Browsing Tag: Code

    web design

    Vanilla JavaScript Code Snippets — Smashing Magazine


    In a new series of posts, we highlight some of the useful tools and techniques for developers and designers. This time around, let’s look at vanilla JavaScript code snippets — resources and lightweight libraries to help you solve a problem without a large overhead or third-party dependencies.

    Every now and again we have to deal with legacy code, wading through dark and eerie sides of the code base, often with a vague, ambiguous and unsettling documentation — if any is provided at all. In such cases, refactoring the component seems inevitable.

    Or perhaps you need to manage dates and arrays, or manipulate DOM — there is just no need to add an external dependency for a simple task of that kind, but we need to figure out the best way to do that. It’s always a good idea to explore lightweight vanilla JavaScript snippets as well — preferably the ones that don’t have any third-party dependencies. Fortunately, there is no shortage in tooling to do just that.

    30 Seconds Of Code

    30 Seconds of Code features a huge repository of short code snippets for JavaScript, including helpers for dealing with primitives, arrays and objects, as well as algorithms, DOM manipulation functions and Node.js utilities. You can also find plenty of small utilities for Python, React Hooks, React Components and Node.js. It also features useful JavaScript cheatsheets.

    30 Seconds Of Code
    30 Seconds of Code, with a huge repository of short code snippets and JavaScript cheatsheets.

    HTML Dom

    HTML Dom provides over 120 bulletproof, plain JavaScript snippets for everything from toggling password visibility to creating resizable split views — all supported for modern browsers and IE11+.

    HTML Dom
    120 bulletproof, plain JavaScript snippets, on HTML Dom.

    Vanilla JavaScript Toolkit

    Vanilla JavaScript Toolkit provides a growing collection of vanilla JavaScript methods, helper functions, plugins, boilerplates, polyfills, and learning resources. Also, Chris Ferdinandi runs a Vanilla JS Academy, with plenty of daily developer tips on Vanilla JS sent in his newsletter.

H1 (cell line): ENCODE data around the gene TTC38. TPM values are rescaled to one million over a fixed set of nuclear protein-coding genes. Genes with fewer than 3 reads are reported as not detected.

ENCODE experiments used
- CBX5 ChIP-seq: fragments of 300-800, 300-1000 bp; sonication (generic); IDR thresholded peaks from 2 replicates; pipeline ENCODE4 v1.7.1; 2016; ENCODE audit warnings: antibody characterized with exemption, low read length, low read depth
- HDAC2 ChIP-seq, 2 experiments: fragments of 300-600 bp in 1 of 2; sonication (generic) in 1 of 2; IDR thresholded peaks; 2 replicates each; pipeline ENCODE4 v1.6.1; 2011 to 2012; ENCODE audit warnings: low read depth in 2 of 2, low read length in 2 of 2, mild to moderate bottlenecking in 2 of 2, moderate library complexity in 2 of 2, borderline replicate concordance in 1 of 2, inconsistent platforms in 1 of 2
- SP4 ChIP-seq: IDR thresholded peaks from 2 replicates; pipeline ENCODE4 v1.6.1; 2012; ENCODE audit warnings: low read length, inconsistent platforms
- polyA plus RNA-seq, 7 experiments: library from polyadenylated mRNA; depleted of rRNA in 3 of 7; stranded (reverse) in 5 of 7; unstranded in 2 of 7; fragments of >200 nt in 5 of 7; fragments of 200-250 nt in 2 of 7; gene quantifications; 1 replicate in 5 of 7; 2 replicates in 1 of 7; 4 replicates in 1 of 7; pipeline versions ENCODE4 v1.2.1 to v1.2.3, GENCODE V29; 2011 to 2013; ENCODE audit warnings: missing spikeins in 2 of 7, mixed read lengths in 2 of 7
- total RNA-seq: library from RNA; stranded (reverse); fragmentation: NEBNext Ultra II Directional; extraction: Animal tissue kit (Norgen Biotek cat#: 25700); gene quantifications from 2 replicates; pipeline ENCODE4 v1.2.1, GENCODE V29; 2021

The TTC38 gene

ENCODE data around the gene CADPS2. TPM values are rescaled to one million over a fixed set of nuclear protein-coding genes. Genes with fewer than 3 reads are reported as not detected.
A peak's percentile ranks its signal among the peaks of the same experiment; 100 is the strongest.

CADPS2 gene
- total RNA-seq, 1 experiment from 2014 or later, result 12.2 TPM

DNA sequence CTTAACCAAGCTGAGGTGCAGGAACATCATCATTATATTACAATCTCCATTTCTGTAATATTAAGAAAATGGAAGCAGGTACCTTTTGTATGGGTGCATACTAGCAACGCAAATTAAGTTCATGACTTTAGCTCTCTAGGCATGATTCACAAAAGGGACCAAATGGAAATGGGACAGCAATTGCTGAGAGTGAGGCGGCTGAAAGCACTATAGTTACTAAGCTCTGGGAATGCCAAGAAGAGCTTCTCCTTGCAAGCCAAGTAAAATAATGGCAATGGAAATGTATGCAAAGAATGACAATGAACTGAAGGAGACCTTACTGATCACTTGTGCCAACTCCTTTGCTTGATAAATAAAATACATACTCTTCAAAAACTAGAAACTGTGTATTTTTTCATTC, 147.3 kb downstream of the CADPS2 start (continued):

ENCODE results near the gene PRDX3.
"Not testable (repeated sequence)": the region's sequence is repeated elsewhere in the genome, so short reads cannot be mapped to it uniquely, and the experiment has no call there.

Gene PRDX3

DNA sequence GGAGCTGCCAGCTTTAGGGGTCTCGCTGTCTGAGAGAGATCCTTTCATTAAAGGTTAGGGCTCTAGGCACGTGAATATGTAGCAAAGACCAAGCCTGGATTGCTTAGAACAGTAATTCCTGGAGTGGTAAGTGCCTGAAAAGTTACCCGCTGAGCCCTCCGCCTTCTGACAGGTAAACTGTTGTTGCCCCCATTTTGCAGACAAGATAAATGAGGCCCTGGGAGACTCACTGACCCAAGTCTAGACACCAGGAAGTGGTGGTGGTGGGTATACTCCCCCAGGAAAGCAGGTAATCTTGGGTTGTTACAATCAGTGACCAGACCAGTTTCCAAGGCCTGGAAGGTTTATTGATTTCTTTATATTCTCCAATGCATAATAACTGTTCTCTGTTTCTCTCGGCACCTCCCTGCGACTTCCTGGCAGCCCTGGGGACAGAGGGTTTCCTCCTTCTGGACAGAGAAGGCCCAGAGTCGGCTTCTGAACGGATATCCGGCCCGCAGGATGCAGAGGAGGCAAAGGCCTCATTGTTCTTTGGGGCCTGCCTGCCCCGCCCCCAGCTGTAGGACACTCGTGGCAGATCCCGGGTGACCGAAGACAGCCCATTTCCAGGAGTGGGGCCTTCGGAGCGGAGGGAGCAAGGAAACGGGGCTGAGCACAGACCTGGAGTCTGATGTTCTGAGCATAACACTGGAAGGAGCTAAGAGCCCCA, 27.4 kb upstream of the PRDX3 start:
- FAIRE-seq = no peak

Vanilla JavaScript Toolkit
    Meet Vanilla JavaScript toolkit, a growing collection of vanilla JavaScript methods and helper functions.

    Micro-Libraries Under 5K

    Micro.js is a curated repository of small JavaScript libraries and utilities, collected by Thomas Fuchs. All libraries are grouped, and are below 5k in size, doing one thing and one thing only — and doin it well.

    Micro-Libraries Under 5K
    Micro.js is a curated repository of small JavaScript libraries and utilities.

    Single Line Of Code

    Phuoc Nguyen has released Single-Line-Of-Code, a repository of JavaScript utilities for everything around arrays, date and time, DOM manipulations, functions, numbers and objects.

    Single Line Of Code
    Single Line of Code, with JavaScript utilities for basic tasks and DOM manipulations.

    Vanilla JS Code Challenge

    30 Days Vanilla JS Code Challenge is a free video course by Wes Bos where you’ll learn to build 30 things in 30 days, with 30 tutorials — without any frameworks, compilers, libraries or boilerplates. That’s a great way to boost your JavaScript skills. You can also get all 30 days challenges and solutions as a GitHub repo.

    Vanilla JS Code Challenge
    30 Days Vanilla Code Challenge, a free video course by Wes Bos.

    Vanilla JavaScript video crash course is another free video course with 43 sessions, starting out with JavaScript DOM all the way to async JS, Babel and Webpack and a JavaScript password generator.

    Vanilla JavaScript Video Crash Course
    Vanilla JavaScript Video Crash Course, a free video course with 43 sessions.

    Migrating from jQuery to Vanilla JavaScript

    If you still find yourself in the land of legacy systems running on jQuery, there is a number of resources that allow you to slowly move away from jQuery with more lightweight and standardized options:

    • PlainJS, You Might Not Need jQuery and You Don’t Need jQuery are great references for vanilla JavaScript snippets. The sites feature repositories of code snippets for everything from UI and inputs to media, navigation and visual effects (with use cases not just for jQuery, but pretty much any legacy code).
    • Learn Vanilla JS features books, courses, evergreen resources, communities, podcasts all around vanilla JS. A fantastic repository that’s worth keeping close.